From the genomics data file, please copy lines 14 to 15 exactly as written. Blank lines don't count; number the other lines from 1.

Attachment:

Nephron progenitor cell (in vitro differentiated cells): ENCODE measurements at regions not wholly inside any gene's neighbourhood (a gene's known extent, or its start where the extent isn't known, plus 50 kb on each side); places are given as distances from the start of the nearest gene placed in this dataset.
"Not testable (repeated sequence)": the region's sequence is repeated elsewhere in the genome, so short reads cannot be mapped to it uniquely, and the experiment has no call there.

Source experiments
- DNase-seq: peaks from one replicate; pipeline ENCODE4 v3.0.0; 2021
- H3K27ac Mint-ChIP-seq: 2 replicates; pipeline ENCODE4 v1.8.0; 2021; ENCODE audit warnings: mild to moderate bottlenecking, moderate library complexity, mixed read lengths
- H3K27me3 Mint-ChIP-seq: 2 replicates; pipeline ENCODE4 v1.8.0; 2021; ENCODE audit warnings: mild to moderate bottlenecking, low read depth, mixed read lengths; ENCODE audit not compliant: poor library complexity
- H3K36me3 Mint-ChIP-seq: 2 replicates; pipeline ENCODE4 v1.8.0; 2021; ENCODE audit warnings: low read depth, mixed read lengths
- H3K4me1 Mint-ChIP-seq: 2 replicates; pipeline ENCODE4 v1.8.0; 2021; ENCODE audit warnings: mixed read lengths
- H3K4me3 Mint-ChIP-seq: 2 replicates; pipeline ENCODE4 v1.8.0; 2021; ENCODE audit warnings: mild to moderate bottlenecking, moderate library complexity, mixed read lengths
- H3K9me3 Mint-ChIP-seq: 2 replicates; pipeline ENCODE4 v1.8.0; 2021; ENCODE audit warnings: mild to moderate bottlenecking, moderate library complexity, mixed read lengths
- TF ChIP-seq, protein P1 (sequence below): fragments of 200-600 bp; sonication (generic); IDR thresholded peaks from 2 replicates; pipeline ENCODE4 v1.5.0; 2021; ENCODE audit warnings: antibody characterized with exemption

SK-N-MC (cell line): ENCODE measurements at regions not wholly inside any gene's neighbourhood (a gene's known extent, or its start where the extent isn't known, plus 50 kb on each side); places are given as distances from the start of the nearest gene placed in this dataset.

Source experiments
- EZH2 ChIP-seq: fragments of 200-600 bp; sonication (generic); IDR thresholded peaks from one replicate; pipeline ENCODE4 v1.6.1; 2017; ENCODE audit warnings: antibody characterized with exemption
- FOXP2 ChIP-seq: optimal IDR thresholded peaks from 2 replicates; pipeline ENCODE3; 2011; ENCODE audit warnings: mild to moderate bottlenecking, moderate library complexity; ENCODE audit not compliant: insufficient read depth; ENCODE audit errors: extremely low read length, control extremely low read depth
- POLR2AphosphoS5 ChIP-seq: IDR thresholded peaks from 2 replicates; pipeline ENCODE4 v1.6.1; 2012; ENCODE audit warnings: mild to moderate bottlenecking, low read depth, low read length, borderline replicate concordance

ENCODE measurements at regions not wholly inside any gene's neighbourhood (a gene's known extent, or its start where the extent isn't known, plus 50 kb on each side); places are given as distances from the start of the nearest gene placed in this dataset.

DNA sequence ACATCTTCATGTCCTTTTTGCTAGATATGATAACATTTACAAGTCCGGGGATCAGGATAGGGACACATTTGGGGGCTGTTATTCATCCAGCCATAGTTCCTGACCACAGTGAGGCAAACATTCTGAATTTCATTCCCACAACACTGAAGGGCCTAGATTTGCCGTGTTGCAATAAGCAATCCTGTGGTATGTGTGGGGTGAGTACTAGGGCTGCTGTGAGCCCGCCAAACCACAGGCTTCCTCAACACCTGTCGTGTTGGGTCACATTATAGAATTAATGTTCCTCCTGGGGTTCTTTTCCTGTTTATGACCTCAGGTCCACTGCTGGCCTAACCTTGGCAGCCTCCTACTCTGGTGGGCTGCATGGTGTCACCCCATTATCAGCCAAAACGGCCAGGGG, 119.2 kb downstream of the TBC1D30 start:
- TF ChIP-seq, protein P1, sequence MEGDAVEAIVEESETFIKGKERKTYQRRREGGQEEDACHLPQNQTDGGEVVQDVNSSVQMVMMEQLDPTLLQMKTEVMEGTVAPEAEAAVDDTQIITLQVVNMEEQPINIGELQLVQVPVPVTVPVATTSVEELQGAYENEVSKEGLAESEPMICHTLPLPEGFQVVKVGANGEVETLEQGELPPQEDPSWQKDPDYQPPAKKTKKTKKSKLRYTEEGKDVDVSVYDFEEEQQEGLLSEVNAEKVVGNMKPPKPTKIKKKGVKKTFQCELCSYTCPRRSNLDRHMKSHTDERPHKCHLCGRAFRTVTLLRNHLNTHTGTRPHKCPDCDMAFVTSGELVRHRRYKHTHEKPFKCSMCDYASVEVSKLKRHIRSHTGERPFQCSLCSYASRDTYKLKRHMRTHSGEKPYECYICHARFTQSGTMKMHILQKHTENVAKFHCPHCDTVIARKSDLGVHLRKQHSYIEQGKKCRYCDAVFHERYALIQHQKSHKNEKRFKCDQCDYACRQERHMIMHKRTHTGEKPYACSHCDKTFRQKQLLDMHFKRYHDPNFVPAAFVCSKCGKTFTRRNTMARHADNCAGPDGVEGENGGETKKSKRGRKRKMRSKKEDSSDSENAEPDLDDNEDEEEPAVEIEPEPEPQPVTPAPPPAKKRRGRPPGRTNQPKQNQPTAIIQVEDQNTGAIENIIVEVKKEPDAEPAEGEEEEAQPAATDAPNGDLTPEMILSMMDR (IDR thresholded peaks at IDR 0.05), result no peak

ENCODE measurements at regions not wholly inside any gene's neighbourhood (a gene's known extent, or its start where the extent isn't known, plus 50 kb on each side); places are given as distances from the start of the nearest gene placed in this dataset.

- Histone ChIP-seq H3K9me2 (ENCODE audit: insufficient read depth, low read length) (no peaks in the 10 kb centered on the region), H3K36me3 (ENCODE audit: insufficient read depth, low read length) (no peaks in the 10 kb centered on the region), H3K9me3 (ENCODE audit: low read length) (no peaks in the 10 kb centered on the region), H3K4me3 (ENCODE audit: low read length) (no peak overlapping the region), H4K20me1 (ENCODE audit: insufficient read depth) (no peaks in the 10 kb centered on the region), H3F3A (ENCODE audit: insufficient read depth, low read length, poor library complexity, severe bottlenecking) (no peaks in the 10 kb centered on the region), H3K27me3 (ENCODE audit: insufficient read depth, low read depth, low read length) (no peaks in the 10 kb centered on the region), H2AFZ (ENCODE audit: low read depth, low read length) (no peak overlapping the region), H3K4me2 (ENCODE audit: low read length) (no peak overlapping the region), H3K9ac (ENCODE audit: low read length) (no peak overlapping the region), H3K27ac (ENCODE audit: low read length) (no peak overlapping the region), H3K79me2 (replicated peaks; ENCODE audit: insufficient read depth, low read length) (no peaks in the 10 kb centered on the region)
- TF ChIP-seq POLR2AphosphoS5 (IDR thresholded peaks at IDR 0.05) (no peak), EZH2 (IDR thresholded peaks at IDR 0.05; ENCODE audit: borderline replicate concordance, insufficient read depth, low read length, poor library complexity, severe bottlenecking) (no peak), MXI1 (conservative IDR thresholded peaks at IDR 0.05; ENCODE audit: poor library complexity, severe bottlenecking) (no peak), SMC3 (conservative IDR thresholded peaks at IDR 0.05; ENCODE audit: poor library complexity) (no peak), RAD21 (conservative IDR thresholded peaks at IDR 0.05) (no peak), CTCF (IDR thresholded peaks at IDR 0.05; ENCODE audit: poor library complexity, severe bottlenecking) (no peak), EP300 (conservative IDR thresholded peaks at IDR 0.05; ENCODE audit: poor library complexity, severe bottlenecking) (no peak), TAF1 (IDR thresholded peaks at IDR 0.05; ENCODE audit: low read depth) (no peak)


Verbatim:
- EZH2 ChIP-seq: fragments of 200-600 bp; sonication (generic); IDR thresholded peaks from one replicate; pipeline ENCODE4 v1.6.1; 2017; ENCODE audit warnings: antibody characterized with exemption
- FOXP2 ChIP-seq: optimal IDR thresholded peaks from 2 replicates; pipeline ENCODE3; 2011; ENCODE audit warnings: mild to moderate bottlenecking, moderate library complexity; ENCODE audit not compliant: insufficient read depth; ENCODE audit errors: extremely low read length, control extremely low read depth